Do you do lycra?
Skimpy cycling shorts may be the norm in Europe and North America, but think twice before decking yourself out in revealing lycra to cycle through developing countries. While wearing bike shorts is unlikely to cause outright hostility (unless you’re cycling in Iran or Saudi Arabia), you will gain more respect by showing sensitivity to cultural norms.
In most developing countries, women dress fairly conservatively —particularly in rural areas.
African women rarely show their legs. Most ladies dress in a traditional long sarong type skirt or wear conservative western-style clothing. Many Middle Eastern women wear long, figure-concealing robes. In villages throughout many Central and South American countries you, also find very traditional cultures where women tend to cover up.
It may not seem fair, but locals will judge you by the way you dress.
Don’t take it for granted that a Maasai warrior in some far-flung corner of Tanzania is a Tour de France fan and understands why you’re riding through his village in skin-tight clothing. While cycling through Africa, I rarely wore my lycra cycling shorts. When I did, I noticed some long stares, a few embarrassed snickers and even hoots of laughter when I strode up to the local well to fetch water. I felt ridiculous.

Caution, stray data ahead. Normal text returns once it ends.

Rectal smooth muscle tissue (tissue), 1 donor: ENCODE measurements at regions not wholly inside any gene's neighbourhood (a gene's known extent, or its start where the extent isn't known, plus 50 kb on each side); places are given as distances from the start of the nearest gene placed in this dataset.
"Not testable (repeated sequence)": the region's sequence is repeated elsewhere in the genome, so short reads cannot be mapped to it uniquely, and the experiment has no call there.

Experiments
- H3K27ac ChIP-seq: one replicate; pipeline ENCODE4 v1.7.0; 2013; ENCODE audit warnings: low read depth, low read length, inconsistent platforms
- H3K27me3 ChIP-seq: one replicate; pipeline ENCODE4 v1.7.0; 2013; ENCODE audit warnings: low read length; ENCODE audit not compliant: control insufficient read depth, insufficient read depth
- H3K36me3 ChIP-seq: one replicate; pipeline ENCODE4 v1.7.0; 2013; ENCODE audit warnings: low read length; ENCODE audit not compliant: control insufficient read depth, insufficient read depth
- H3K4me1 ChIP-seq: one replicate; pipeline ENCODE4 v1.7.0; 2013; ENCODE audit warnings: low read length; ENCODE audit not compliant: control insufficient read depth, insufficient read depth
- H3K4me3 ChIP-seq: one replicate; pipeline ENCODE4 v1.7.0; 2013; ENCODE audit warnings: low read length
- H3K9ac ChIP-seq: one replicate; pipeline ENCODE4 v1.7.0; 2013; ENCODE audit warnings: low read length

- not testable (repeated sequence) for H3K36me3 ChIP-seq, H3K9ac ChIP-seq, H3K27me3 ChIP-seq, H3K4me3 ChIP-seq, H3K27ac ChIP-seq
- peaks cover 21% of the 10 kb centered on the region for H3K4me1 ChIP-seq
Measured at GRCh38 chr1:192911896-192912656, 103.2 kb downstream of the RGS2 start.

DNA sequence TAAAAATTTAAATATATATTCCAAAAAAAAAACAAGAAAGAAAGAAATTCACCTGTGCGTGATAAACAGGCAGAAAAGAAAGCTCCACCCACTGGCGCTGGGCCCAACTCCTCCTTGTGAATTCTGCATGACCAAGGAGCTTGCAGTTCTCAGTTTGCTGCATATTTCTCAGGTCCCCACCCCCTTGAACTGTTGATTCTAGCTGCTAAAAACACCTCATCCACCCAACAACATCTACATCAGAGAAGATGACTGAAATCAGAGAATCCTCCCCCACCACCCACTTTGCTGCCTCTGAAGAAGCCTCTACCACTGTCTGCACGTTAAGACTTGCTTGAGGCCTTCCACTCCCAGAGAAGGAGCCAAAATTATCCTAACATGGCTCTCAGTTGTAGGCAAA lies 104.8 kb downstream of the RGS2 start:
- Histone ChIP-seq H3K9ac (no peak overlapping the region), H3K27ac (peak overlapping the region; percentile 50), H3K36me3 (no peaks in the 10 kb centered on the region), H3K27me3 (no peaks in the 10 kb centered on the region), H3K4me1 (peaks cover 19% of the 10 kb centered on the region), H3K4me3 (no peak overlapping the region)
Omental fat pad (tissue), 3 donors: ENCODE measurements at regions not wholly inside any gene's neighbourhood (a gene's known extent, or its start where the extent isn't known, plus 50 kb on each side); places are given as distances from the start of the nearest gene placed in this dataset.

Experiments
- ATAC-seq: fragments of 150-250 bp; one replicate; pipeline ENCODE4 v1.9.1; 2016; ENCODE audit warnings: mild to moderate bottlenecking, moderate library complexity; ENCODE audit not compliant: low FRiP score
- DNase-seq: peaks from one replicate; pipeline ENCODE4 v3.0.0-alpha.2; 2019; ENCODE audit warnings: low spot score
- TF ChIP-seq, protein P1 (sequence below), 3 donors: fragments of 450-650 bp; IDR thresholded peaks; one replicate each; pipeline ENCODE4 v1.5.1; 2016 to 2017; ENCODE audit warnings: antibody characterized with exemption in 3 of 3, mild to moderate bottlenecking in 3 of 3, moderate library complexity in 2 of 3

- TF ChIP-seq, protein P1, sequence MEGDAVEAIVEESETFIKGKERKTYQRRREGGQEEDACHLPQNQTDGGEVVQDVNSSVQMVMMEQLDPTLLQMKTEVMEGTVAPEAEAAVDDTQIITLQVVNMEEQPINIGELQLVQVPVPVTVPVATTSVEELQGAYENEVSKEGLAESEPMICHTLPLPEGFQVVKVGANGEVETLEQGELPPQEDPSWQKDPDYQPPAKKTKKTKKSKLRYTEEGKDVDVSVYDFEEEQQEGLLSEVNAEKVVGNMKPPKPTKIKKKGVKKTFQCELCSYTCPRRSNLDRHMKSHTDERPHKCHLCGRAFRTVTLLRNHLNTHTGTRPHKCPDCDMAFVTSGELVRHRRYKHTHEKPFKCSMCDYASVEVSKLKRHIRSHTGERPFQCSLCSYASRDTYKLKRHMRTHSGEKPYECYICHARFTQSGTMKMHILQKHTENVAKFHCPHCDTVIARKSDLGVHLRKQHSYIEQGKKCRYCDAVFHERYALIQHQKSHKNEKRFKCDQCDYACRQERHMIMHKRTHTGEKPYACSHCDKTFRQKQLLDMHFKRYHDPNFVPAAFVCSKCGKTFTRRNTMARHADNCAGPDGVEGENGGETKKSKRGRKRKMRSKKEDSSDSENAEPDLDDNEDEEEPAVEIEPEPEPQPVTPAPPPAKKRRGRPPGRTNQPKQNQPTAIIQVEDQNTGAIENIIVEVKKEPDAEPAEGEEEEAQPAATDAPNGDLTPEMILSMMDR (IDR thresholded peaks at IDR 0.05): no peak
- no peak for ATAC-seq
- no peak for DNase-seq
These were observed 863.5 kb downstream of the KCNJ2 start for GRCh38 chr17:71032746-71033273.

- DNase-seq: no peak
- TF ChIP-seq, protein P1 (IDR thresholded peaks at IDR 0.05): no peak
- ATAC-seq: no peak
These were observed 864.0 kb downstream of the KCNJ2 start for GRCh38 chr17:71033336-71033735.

If you’ve got the right saddle, chances are you will feel comfortable without the added cushion of bike shorts. I quickly got used to riding without special cycling attire. A cotton skort (shorts with a flap of fabric in front to make it look like a skirt) was my favorite and most comfortable biking attire. (Too bad it wore out after only 17,000 kilometers.) Then I switched to a regular cotton skirt that went just below my knees. Not very typical cycling gear but it was very comfortable and airy and respected cultural norms in dress.
Before cycling through Sudan, many people warned me that it was a very conservative Muslim country, and I would be wise to cover up accordingly. Well, it was hot and I continued to ride in loose cotton shorts and no one looked at me twice. When you're on a bike, people tend to cut you some slack.
Of course, when we stopped for the evening I quickly slipped on a long skirt as a matter of respect for the Sudanese culture.
A Western woman can get by with quite a lot when she's on a bicycle. Once she's off the bicycle that's another story, it's probably best to cover up more and be sensitive to local norms in dress.
Before setting off on your epic adventure, try out your clothing and make sure it’s comfortable—even after 6 hours in the saddle. And don't forget to pack stuff that won’t be too conspicuous out in Timbuktu.